MILLENSON: In the '60s and '70s, computerization seemed to become popular. In the '70s, some doctors were concerned about being replaced by computers. Today there's a saying that any doctor who can be replaced by a computer should be. There's much more acceptance of the fact that there are things that computers do better than people, like remember and sort information. Technology now is so ubiquitous that it can't be ignored. Even if you were practicing in an office that had a manual typewriter, an abacus, and a secretary licking stamps in the back office, your patients may still come in with an Internet printout. Medicare and private payers will ask you to submit computerized records. Medicine in the information age demands more information on quality. What happens when the surgeon at your local teaching hospital stands up and indignantly denounces the local health plan for rationing and violating quality of care, but another surgeon gets up and says the first surgeon is wrong? When Medicare made the transition to its prospective payment system for hospitals, doctors said this is absolutely wrong and people are going to die. You cannot kick people out of the hospital this early. Well, the changes happened and with just a little bit of adjustment we now have far shorter lengths of stay. That wasn't simply because of technology. It's because the technology that was available in 1983 and '84 and '85 was not being fully utilized because the financial incentives were not in place. There's clearly an analogy to what we're going through today even though we have not explicitly learned that lesson.
MC: What's your sense of the Zeitgeist?
MILLENSON: Accountability is part of the expectations of our era. We have report cards on teachers and on the armed services, on all kinds of functions that were once thought to be above this kind of performance data. Accountability is everywhere and medicine can't escape that. To me the key question is who will take over the health care system? How will we balance appropriate autonomy for physicians with appropriate accountability? When doctors had too much autonomy, we had price gouging, unnecessary surgery, and patients dying with nobody doing anything about it. When we went in the other direction and gave insurance companies too much power, we had inappropriate rationing of care with an eye towards making money for the insurance company.
MC: We're less than a year away from another presidential election. Two elections ago, health care was a huge issue. Speaking of the social spirit of the age, what's your early take on how big an issue it might be this time around?
MILLENSON: We need to realize that suing HMOs won't solve the problem of how to make tough decisions. We're not going to realize that in one year, so that's not what we'll be talking about next November. Once we realize that, we'll have to tackle those tough issues as a society. Because the number of uninsured is so high, we're going to talk about that. But if you give people insurance, you stimulate demand, and then what do we do? There are no easy answers in a developed country that wants to have compassion for everybody. When you talk about health care as a political issue, it has to be in the context of what politicians do for a living, which is pander to voters. Health care will come back as an issue particularly if the economy starts to soften. Apart from the health of our economy, we have an aging population, and older people need more health care. Stanford economist Victor Fuchs estimates that the cost of caring for the elderly alone could drive health care's percentage of the gross domestic product to 20 percent from 14 percent by the year 2020. We're finding new diseases and new ways to treat things that we would have never even treated before, and technology is expensive. Is society as a whole better off if somebody who would have died at 45 of a heart attack now works as an entrepreneur until age 85, until collapsing in his sleep while sailing his yacht off of the coast of Nantucket? Yes, but it shows up in the medical bill as higher medical costs. The issue of allocating and managing care is going to become more important. Some people believe we'll go to a two-tiered system. If your insurance says you can stay in this hospital for three days, you can simply decide to pay out-of-pocket and stay five days. We haven't done that.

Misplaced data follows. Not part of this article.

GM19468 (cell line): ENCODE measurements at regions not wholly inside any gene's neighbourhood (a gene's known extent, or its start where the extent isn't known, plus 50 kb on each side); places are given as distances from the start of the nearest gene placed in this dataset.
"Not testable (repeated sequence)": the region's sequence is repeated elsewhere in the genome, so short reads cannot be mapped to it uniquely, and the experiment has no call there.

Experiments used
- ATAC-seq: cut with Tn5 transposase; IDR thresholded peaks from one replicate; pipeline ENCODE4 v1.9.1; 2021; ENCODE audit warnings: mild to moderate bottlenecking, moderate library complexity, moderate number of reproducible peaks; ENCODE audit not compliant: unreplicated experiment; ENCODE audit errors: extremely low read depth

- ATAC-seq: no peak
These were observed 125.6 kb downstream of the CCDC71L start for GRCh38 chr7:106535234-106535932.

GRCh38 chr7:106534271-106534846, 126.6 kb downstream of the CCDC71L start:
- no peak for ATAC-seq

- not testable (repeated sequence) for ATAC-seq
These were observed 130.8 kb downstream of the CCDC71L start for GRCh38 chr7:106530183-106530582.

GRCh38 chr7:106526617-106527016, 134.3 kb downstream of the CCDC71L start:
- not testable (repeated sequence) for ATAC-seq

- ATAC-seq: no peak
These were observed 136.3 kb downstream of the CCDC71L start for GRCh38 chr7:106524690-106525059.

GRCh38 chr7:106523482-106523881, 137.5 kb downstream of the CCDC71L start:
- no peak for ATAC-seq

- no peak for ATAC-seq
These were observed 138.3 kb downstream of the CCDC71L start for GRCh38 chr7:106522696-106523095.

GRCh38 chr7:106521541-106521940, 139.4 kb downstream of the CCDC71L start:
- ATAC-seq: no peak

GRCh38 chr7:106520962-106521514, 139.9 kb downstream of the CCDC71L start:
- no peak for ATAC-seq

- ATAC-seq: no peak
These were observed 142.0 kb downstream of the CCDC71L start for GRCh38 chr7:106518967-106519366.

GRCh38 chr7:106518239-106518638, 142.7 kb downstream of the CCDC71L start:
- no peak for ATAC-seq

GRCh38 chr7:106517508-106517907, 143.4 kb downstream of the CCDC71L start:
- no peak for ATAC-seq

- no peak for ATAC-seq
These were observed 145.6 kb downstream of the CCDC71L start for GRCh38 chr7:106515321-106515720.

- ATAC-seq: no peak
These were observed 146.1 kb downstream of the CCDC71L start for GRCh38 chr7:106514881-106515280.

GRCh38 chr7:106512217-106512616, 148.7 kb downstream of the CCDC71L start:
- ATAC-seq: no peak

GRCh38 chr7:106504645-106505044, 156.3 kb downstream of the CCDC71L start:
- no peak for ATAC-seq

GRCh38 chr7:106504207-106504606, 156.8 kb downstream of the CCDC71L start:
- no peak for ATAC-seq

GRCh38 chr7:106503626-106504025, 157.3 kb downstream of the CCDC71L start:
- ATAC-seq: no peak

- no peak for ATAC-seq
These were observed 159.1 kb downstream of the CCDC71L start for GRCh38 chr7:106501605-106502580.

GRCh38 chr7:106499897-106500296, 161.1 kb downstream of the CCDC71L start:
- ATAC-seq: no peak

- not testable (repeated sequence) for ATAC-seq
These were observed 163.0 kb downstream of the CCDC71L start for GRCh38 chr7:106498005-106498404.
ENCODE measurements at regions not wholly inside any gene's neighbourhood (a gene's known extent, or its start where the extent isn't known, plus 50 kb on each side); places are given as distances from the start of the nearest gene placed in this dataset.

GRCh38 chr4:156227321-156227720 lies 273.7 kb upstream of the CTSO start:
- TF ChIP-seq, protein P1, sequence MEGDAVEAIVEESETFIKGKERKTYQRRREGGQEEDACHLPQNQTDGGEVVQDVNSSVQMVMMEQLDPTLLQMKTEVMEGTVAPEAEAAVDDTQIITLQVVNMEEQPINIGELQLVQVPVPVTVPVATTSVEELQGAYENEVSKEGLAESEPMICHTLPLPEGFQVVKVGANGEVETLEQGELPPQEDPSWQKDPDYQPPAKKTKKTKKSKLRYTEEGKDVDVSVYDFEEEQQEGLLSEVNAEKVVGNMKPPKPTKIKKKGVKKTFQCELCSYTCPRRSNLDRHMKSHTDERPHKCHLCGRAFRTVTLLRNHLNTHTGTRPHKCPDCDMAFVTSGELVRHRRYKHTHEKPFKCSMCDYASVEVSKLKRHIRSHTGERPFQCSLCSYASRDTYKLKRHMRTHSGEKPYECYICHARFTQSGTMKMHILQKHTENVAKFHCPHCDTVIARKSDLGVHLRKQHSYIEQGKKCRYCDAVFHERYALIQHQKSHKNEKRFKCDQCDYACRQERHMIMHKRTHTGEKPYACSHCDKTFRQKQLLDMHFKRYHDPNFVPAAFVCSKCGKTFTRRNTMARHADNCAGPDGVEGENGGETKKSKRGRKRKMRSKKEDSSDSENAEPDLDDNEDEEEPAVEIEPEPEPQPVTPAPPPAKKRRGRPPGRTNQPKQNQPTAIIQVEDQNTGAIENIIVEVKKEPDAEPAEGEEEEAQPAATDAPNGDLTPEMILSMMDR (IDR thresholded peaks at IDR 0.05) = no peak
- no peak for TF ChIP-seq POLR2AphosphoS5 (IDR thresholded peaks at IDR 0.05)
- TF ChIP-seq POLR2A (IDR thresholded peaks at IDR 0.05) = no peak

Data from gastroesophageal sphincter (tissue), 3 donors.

MC: You suggest that Joseph Cardinal Bernadin, the late Catholic Archbishop of Chicago, framed the discussion wisely when he spoke of stewardship of health care resources.
MILLENSON: In the end, we come down to stewardship. There are not enough resources to go around. If we do not go to a performance-based health care system, then I believe we will allocate resources the way we always do, by lawyers and lawsuits. We'll do it by media appearances, which means that we never kill anybody who's photogenic. We'll do it by laws. If Congress has anything to say about it, we will have terrific coverage for breast cancer and prostate disease, and after that everything else is up for grabs. That would be a shame. There are a lot of terrific things happening. There's a lot of informed debate. The intellectual infrastructure is in place to move towards an information age. If you gave a speech on this topic in 1979, you would be booed or get hardly anybody there. When you give the speech in 1999 the crowds are bigger and the applause is hearty. However the follow-through is not there, because this is difficult to do.
MC: Thank you.